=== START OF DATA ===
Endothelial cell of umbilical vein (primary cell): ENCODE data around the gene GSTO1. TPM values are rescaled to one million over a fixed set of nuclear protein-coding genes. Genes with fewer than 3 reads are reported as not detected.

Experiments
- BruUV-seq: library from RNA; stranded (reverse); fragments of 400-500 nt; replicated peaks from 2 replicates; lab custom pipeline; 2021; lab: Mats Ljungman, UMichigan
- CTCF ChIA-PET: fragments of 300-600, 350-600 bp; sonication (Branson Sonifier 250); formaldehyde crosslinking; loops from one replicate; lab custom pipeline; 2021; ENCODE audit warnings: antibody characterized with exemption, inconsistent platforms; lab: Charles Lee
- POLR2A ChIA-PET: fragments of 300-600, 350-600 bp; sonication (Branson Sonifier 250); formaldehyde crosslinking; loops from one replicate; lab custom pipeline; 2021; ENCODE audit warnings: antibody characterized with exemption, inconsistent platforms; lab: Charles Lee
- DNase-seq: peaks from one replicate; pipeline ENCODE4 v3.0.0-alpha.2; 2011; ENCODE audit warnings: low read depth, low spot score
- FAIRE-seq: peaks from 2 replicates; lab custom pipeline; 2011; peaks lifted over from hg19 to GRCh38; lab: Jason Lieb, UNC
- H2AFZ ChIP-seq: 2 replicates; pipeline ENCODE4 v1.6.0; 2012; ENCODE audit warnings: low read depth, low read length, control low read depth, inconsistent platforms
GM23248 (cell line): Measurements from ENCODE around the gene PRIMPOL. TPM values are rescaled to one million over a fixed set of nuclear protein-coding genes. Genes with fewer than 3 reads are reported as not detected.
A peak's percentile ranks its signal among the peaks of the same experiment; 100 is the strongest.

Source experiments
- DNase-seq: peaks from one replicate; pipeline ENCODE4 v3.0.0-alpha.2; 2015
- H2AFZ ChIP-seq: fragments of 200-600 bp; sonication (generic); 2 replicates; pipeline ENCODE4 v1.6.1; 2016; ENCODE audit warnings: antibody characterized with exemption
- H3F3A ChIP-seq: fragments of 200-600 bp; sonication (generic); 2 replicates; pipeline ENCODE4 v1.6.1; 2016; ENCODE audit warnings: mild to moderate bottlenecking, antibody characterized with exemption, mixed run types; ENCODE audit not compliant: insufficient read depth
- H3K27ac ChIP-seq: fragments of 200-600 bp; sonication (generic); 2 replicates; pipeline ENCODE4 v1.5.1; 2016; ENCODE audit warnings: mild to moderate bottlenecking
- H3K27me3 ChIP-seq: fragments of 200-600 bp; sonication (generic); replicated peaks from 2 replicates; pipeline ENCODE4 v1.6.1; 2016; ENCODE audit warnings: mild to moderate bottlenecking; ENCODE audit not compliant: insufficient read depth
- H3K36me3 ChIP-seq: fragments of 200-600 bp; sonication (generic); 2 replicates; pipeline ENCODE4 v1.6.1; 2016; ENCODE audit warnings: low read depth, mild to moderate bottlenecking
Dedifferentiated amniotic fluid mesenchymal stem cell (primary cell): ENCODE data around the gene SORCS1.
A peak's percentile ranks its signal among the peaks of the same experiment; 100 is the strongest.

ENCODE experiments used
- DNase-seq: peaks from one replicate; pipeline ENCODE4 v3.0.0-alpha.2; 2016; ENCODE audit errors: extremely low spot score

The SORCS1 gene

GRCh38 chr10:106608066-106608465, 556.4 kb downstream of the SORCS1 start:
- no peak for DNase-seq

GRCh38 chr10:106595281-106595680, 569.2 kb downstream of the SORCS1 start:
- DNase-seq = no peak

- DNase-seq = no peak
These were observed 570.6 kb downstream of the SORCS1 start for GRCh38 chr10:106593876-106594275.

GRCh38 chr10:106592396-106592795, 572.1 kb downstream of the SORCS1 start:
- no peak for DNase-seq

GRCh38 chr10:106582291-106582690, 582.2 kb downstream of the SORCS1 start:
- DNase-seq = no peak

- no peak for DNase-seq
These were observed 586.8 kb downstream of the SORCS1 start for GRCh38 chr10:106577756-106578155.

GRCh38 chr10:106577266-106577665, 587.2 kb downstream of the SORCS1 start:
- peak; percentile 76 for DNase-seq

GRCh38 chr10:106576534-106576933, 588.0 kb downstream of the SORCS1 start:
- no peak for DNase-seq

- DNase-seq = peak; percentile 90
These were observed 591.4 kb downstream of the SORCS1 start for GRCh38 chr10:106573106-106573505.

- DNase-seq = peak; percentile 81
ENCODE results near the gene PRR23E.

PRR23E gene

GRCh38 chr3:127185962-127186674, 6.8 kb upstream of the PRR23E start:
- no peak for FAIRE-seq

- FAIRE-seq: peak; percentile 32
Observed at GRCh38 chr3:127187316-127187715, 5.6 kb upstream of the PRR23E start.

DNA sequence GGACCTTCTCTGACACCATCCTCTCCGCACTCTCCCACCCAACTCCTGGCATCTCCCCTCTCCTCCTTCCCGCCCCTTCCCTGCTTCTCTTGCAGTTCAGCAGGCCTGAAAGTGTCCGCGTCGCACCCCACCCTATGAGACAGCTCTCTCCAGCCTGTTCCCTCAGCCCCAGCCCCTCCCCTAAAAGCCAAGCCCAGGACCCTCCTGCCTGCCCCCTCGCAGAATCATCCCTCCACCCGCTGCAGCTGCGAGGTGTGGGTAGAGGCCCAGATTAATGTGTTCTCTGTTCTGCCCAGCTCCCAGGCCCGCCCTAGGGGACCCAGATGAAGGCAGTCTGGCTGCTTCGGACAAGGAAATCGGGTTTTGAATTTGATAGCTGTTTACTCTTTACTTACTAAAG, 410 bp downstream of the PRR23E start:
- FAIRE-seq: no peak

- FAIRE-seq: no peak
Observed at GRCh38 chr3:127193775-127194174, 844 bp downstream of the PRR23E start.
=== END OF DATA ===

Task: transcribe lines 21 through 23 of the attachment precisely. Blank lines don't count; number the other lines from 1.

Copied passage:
- DNase-seq: peaks from one replicate; pipeline ENCODE4 v3.0.0-alpha.2; 2016; ENCODE audit errors: extremely low spot score

The SORCS1 gene

GRCh38 chr10:106608066-106608465, 556.4 kb downstream of the SORCS1 start: